In the initial days of the pandemic, it was very rare to hear about people catching COVID-19 twice. The Omicron variant of the SARs-CoV-2 virus, which first emerged in late November 2021, changed that.
While the Delta variant wreaked havoc and drove the surge in India and many other countries, the Omicron variant, although much milder, brought along a high transmission rate and an increased reinfection rate.
Omicron and its growing family of sub-variants have left us wondering whether we have enough immunity to protect against the ever-changing virus.
According to a study conducted by South African scientists in December 2021, the risk of reinfection from Omicron is three times higher than it is for earlier strains of the virus.
What is COVID-19 reinfection?
According to the Centers for Disease Control and Prevention (CDC), COVID-19 reinfection means a person was infected with COVID-19, recovered, and became infected later. While most people will have some protection from repeat infections after recovering from COVID-19, reinfections do occur after COVID-19 infection.
Does immunity play any role?
After infection with SARs-CoV-2 virus, the immune system of the body produces a strong immune response against the virus and retains the memory of it, which in turn protects against future infections.
As per the National Institutes of Health (NIN), cells that circulate in our body can recognize and kill the pathogen if it is encountered again, thus protecting against disease and reducing severity of the illness.
There are two types of immune responses triggered by the body. While the first involves B cells that produce antibodies, which is the first line of defense against an infection, the second is called killer T cells, the second line of defense.
Killer T cells can identify the infected cells and destroy them immediately before they replicate.
These two types of immunity helps avoids severe COVID infections and reduces the risk of reinfection.
Does our immunity from earlier infection wane over time?
Once a person gets infected with COVID-19, their body builds a robust immune response, remembering the virus particles and building antibodies against it. This enables the immune system to fight potential infections in the future. However, medical experts say that when our body does not come in contact with a virus for a long time, its memory of the viral particles may weaken and the production of antibodies may slow down. This is why the immunity of our body may wane over time, leading to possible reinfections.
How long does vaccine induced immunity last?
Vaccines against COVID-19 prompt the body to produce antibodies and trigger a T-cell response. However, they are different from those our body produces naturally.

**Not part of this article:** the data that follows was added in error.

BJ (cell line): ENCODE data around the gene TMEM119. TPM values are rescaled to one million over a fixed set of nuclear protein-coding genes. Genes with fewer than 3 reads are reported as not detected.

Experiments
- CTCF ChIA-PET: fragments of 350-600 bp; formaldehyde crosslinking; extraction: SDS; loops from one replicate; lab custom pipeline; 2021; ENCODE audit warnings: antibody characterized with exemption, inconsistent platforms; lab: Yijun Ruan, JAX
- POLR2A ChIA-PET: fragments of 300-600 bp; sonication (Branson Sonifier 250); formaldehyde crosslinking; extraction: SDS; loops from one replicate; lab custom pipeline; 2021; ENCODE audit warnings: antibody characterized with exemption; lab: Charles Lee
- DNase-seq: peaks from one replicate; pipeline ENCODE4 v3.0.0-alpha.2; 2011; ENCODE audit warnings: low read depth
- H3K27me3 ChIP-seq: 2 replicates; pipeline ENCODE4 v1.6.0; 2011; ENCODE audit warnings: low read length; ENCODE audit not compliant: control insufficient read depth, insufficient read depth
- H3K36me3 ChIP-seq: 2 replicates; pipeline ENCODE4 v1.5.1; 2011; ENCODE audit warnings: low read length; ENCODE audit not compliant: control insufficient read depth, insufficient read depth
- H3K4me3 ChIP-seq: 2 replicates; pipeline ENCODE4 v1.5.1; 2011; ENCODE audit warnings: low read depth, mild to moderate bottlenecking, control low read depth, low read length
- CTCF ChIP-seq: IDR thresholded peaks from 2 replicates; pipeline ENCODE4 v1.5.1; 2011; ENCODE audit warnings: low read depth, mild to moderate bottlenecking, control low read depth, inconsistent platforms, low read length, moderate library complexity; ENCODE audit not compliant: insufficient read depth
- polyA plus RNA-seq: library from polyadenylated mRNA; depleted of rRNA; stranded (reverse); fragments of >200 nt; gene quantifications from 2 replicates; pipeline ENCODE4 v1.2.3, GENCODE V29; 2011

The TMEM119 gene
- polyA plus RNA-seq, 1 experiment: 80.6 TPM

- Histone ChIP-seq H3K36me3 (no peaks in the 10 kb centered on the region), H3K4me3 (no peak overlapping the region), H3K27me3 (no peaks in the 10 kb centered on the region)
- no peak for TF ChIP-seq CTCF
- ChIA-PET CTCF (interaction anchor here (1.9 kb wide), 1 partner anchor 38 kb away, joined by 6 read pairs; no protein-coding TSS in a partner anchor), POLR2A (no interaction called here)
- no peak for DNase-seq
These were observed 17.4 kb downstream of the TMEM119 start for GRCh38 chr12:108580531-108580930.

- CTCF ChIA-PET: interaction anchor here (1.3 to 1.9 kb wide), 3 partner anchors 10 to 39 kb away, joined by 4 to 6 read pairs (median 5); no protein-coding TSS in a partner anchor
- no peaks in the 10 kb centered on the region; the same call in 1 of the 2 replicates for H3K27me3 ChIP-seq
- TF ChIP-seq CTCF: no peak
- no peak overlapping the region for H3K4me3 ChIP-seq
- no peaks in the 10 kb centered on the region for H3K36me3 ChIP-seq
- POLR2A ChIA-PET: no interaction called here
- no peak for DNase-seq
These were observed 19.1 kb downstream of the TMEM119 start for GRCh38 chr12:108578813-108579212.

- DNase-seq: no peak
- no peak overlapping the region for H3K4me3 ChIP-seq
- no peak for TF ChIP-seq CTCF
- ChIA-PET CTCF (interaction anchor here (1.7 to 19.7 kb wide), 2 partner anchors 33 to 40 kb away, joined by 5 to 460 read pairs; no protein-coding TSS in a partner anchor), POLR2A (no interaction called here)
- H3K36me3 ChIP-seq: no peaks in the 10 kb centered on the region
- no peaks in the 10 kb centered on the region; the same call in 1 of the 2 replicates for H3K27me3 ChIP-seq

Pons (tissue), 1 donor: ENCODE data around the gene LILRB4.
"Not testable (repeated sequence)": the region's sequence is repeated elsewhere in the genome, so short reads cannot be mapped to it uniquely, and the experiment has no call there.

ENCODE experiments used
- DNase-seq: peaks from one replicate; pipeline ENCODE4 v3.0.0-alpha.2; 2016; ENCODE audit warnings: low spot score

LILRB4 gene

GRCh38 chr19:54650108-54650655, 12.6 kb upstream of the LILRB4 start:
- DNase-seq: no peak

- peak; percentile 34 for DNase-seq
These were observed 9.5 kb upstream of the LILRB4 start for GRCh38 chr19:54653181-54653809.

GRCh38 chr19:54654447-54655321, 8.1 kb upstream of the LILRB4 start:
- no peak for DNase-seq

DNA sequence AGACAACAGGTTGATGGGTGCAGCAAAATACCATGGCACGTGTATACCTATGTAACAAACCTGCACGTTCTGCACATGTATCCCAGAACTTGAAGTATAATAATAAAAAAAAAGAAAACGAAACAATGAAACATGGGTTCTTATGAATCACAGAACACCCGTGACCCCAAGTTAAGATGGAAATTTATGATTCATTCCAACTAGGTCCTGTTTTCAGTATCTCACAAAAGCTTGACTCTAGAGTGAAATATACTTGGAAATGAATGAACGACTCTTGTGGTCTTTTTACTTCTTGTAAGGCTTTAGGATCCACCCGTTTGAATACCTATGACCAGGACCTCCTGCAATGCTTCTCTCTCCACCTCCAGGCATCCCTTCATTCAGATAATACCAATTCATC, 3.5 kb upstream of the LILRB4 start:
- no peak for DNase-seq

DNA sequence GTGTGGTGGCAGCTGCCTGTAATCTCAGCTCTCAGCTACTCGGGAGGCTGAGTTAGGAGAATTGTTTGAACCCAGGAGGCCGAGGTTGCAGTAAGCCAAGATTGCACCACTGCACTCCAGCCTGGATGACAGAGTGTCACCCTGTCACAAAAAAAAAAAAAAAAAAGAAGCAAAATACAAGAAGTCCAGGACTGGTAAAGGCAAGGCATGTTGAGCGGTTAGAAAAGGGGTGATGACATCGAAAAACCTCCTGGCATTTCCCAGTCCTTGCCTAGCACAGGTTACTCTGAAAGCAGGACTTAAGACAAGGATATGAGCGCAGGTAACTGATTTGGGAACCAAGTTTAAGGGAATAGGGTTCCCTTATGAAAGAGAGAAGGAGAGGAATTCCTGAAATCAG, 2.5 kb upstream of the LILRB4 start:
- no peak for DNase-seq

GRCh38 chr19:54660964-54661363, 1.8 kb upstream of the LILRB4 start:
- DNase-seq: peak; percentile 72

COVID-19 vaccines provide strong and durable protection against severe infection and death. However, their effectiveness against infection wanes over period of time. Therefore, your risk of getting COVID-19 infection is very low shortly after the most recent vaccination dose. As per the CDC, someone who’d been vaccinated was 2.4 times less likely to test positive for the virus than an unvaccinated individual.
However, given the emergence of new COVID-19 variants like Omicron, breakthrough infections have become more prevalent and there has been a rising number of reinfections. Experts believe getting reinfected with the disease can be a possibility due the mutations in the virus genes which provides it the ability to dodge vaccine-induced immunity and diminish vaccine effectiveness in the long run.
That is why, booster shots have become the way ahead. Currently booster shots are being administered in may countries, including India. These shots help re-expose the immune system of our body to the immunizing antigen, the memory of which could have waned after the earlier vaccine doses.
How soon can you get reinfected with COVID?
There is no definite data to show how soon we may catch COVID-19 again.
While evidence says natural immunity can last up to 90 days and well beyond that, a recent report by the CDC also says that COVID reinfection can occur sooner than you think.
Are reinfections milder?
Experts say people who have had COVID earlier can expect to experience a less severe or a milder reinfection. It is believed that a reinfected individual is likely to have some pre-existing immunity from his/her primary infection which in turn, just like vaccines, reduces the severity of the disease. Moreover, vaccinations may offer a double layer of protection against severity COVID-19 infection, especially in those who catch COVID twice.
Do reinfections strengthen immunity?
Almost certainly yes. A single, prior infection gives similar protection against infection as two doses of vaccine. Therefore, it is reasonable to assume that reinfections may also boost immunity.
However, such immunity still will not be 100% protective.
While both natural infection and vaccination provides a certain amount of immunity against the SARs-CoV-2 virus, experts believe new emerging variants and waning immunity has raised the risk of reinfection.
Since the detection of Omicron variant in November 2021, the number of COVID-19 reinfections have been rising sharply, a trend not observed with earlier variants. Experts opine that the new variant perhaps has the ability to evade the immune defenses of our body, which is why it may drive a surge.
In addition, the Omicron variant, due to its heavy mutations, is also said to escape vaccine-induced immunity, thereby causing increased chances of breakthrough infections as well.
Hence, experts urge people to be cautious, continue to practice COVID appropriate behaviour and most importantly, get their booster shots in time. Booster shots re-exposes the immune system of our body to the viral pathogen, triggering a strong immune response.